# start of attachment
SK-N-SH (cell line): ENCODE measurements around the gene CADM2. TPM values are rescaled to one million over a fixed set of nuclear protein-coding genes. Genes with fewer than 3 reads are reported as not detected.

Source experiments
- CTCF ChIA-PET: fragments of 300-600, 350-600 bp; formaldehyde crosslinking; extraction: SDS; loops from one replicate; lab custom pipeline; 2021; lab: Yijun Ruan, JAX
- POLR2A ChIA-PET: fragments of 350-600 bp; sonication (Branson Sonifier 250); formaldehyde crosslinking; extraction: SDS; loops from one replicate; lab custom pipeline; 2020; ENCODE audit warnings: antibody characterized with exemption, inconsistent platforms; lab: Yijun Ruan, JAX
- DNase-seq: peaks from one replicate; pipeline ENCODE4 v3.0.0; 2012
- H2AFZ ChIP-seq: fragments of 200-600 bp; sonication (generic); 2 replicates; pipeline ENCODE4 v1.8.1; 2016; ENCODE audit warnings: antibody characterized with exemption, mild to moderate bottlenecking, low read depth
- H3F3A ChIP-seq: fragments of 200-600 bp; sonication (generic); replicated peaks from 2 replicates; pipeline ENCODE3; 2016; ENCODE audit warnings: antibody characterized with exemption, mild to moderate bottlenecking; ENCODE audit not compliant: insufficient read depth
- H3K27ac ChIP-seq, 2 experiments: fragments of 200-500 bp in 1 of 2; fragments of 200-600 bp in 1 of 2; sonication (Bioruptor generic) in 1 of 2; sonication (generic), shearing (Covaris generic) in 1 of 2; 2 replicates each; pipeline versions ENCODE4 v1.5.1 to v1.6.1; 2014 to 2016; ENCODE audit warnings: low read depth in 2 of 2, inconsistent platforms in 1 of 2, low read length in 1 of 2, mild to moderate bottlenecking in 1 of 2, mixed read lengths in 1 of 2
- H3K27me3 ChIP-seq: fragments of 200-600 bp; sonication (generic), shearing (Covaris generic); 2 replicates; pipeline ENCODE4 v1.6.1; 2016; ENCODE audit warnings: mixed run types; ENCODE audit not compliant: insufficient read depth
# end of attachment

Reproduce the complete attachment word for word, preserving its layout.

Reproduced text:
SK-N-SH (cell line): ENCODE measurements around the gene CADM2. TPM values are rescaled to one million over a fixed set of nuclear protein-coding genes. Genes with fewer than 3 reads are reported as not detected.

Source experiments
- CTCF ChIA-PET: fragments of 300-600, 350-600 bp; formaldehyde crosslinking; extraction: SDS; loops from one replicate; lab custom pipeline; 2021; lab: Yijun Ruan, JAX
- POLR2A ChIA-PET: fragments of 350-600 bp; sonication (Branson Sonifier 250); formaldehyde crosslinking; extraction: SDS; loops from one replicate; lab custom pipeline; 2020; ENCODE audit warnings: antibody characterized with exemption, inconsistent platforms; lab: Yijun Ruan, JAX
- DNase-seq: peaks from one replicate; pipeline ENCODE4 v3.0.0; 2012
- H2AFZ ChIP-seq: fragments of 200-600 bp; sonication (generic); 2 replicates; pipeline ENCODE4 v1.8.1; 2016; ENCODE audit warnings: antibody characterized with exemption, mild to moderate bottlenecking, low read depth
- H3F3A ChIP-seq: fragments of 200-600 bp; sonication (generic); replicated peaks from 2 replicates; pipeline ENCODE3; 2016; ENCODE audit warnings: antibody characterized with exemption, mild to moderate bottlenecking; ENCODE audit not compliant: insufficient read depth
- H3K27ac ChIP-seq, 2 experiments: fragments of 200-500 bp in 1 of 2; fragments of 200-600 bp in 1 of 2; sonication (Bioruptor generic) in 1 of 2; sonication (generic), shearing (Covaris generic) in 1 of 2; 2 replicates each; pipeline versions ENCODE4 v1.5.1 to v1.6.1; 2014 to 2016; ENCODE audit warnings: low read depth in 2 of 2, inconsistent platforms in 1 of 2, low read length in 1 of 2, mild to moderate bottlenecking in 1 of 2, mixed read lengths in 1 of 2
- H3K27me3 ChIP-seq: fragments of 200-600 bp; sonication (generic), shearing (Covaris generic); 2 replicates; pipeline ENCODE4 v1.6.1; 2016; ENCODE audit warnings: mixed run types; ENCODE audit not compliant: insufficient read depth